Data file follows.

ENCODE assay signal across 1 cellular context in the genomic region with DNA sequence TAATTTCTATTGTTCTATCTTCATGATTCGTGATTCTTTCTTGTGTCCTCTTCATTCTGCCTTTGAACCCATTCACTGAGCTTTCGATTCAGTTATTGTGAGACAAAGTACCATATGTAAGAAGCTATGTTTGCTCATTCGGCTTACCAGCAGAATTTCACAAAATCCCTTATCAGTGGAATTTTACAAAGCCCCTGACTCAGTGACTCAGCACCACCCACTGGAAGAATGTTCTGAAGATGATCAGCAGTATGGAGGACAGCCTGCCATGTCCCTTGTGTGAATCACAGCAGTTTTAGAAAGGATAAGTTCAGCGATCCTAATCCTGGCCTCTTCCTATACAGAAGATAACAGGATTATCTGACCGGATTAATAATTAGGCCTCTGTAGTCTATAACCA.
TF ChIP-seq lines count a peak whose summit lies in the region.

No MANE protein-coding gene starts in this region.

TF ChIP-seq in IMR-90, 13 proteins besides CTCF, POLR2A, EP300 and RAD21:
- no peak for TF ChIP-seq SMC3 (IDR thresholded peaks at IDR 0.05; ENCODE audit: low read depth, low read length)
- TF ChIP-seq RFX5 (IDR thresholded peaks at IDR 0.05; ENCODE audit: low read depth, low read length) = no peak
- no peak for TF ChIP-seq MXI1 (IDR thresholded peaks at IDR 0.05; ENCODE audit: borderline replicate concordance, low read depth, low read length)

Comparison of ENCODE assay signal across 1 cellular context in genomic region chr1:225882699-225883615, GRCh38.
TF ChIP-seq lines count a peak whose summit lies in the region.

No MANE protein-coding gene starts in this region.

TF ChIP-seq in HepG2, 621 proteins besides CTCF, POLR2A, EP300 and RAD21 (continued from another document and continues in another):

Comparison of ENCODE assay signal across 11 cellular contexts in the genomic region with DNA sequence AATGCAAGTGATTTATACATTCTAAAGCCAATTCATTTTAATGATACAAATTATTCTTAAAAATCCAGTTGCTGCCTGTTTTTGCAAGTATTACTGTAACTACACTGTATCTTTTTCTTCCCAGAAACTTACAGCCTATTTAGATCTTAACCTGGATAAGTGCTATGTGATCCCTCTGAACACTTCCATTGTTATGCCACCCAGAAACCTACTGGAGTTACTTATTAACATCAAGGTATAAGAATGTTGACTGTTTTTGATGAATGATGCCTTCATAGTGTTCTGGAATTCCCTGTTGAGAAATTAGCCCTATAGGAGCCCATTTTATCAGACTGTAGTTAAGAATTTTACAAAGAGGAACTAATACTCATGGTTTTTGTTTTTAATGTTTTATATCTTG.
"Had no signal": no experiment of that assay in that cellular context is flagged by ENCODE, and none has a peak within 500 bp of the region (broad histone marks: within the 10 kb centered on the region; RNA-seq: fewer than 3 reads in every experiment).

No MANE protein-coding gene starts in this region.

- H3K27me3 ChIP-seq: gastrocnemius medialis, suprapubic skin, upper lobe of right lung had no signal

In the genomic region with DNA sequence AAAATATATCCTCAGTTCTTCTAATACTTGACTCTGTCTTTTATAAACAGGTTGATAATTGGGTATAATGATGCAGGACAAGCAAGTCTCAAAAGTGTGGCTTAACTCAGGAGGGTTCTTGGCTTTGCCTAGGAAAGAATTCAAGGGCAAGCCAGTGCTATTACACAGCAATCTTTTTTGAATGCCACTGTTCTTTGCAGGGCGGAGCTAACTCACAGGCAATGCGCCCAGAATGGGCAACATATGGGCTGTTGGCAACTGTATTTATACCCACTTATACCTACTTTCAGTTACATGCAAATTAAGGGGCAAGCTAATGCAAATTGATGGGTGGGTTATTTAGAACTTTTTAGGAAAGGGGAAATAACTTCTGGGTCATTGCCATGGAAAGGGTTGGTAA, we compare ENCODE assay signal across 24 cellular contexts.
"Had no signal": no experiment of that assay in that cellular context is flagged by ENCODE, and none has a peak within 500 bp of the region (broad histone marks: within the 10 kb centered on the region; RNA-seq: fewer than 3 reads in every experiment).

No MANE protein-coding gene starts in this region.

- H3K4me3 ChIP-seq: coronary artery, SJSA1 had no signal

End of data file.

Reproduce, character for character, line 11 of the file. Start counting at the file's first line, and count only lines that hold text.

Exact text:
TF ChIP-seq in HepG2, 621 proteins besides CTCF, POLR2A, EP300 and RAD21 (continued from another document and continues in another):